Thursday, March 31, 2011

Dreams of Brazil

It was one of the few times I was actually asleep in the hospital, pain-killer induced to be sure. I awoke to the dancing of a flashlight beam bouncing randomly around the walls of the room; it was around 4:00 AM. Suddenly a hooded head peered from behind one of the divider curtains, a pair of thick glasses with little lights mounted on either sided.

“Are you Robert” the voice asked. Upon affirmation, the black jump suited character flung back the curtain and stepped close to me. The pain meds occasionally had me on the verge of hallucinating; what immediately came to mind was that I was being visited by Harry Tuttle, rogue heating engineer, a character from the Terry Gilliam movie, Brazil.

In actuality he was the nighttime lab tech who had come to collect some blood samples from me. Yet for a few minutes there I felt like I was living out an odd parallel with the scene in the film.

The following day, while doing my mandatory exercise walk in the hallway, dragging my IV stanchion along with me, I happened to notice the list of departments and their corresponding floors listed on the plaque next to the elevators. Sure enough, there it was: “Central Services”.

Here's the actual scene:


26 comments:

Elisabeth said...

Sounds ghastly like a nightmare. Good thing you can remember it well enough to blog about it and fill the rest of us with the horrors.

Infidel753 said...

Interesting observation. Your brain being awakened, but still not fully conscious and alert due to the pain-killers, interpreted strange and unexpected sensory input in terms of a familiar story.

Similar phenomena might account for why "near-death experiences" sometimes subjectively seem to resemble details from whatever religious mythology the person experiencing them believes in.

DJan said...

It sure is nice to have you show up regularly in my Reader, Robert. And as expected, your hospital stories are quite unusual. I am glad it was you experiencing these things and not me! :-)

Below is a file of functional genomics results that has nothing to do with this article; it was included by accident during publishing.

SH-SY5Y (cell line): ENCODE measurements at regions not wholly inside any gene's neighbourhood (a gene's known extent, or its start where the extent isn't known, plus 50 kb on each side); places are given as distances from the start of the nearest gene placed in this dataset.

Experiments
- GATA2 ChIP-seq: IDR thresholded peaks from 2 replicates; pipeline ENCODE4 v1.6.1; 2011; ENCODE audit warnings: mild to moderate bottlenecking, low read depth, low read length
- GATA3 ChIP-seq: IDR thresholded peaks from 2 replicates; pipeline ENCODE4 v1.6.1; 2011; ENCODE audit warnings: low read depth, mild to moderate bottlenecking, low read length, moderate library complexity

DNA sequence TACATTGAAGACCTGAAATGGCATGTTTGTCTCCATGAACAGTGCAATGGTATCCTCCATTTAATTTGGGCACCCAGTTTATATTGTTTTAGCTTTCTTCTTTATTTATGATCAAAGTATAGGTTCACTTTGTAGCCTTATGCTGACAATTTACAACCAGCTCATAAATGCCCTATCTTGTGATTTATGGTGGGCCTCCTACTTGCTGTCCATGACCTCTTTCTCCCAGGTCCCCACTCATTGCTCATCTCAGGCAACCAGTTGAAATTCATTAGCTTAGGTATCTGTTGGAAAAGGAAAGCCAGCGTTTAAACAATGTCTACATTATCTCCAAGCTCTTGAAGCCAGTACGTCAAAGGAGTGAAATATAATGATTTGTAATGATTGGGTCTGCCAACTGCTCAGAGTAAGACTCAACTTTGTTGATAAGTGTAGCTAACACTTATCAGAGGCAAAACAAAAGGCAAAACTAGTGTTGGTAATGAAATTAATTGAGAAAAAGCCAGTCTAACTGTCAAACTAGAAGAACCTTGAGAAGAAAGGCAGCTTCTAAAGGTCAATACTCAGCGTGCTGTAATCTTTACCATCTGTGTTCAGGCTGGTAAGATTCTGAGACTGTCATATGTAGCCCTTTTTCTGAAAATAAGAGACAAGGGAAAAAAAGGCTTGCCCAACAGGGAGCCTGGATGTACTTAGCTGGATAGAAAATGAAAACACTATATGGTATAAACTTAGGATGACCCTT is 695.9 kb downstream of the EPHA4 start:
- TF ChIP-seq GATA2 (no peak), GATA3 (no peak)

adrielleroyale said...

LOL What a trip!!

Paul said...

Robert I dreamed I was in a Hollywood movie with Jean Harlow and I woke up and it was Wallace Beery ! LOL

Robert the Skeptic said...

Elizabeth "Brazil" is one of my favorite films. The experience was one of the few light-hearted I had during my hospital incarceration.

Infidel Indeed the depth of my illness coupled with some of the meds I got (like morphine) did require me to occasionally sort out what was real and what was not. I was also curious if I would experience any NDE-like events during my actual surgery - but they knocked me cold out and the next instant I was struggling in ICU. Memories of THAT I would like to lose!!

Robert the Skeptic said...

DJan The hospital stories will probably end here, the whole experience was quite emotionally traumatic for me. When I think back on some of the incidents in the hospital I get anxious and tear up. I need to put this behind me.

adrielle Clearly very odd experiences; but then I was pumped full of bacteria, antibiotics, pain killers and what all.

Paul You realize you are dating yourself, don't you! :)

Nance said...

I have heard from doctors that it is perfectly normal--even to be expected--that symptoms typically attributed to anxiety and depression temporarily accompany heart procedures. If so, then this uncomfortable emotionality should pass.

It's all strange and unsettling for you, but you've made it entertaining and educational for us.

The Mother said...

Fun times, them drugs.

Robert the Skeptic said...

Nance I do wax and wane between periods of sheer joy and anxiety and depression. I do my own "cognitive therapy" and remind myself that I am past the worst and that things should be expected to get better over time. That said, I think I am through blogging about my ordeal for a while.

Dr. Mom One of my visitors asked me what the morphine was like (I think he was fishing to determine if I got "high" somehow). My response was that it made the pain lessen - period. I didn't hesitate to request it for that purpose when needed.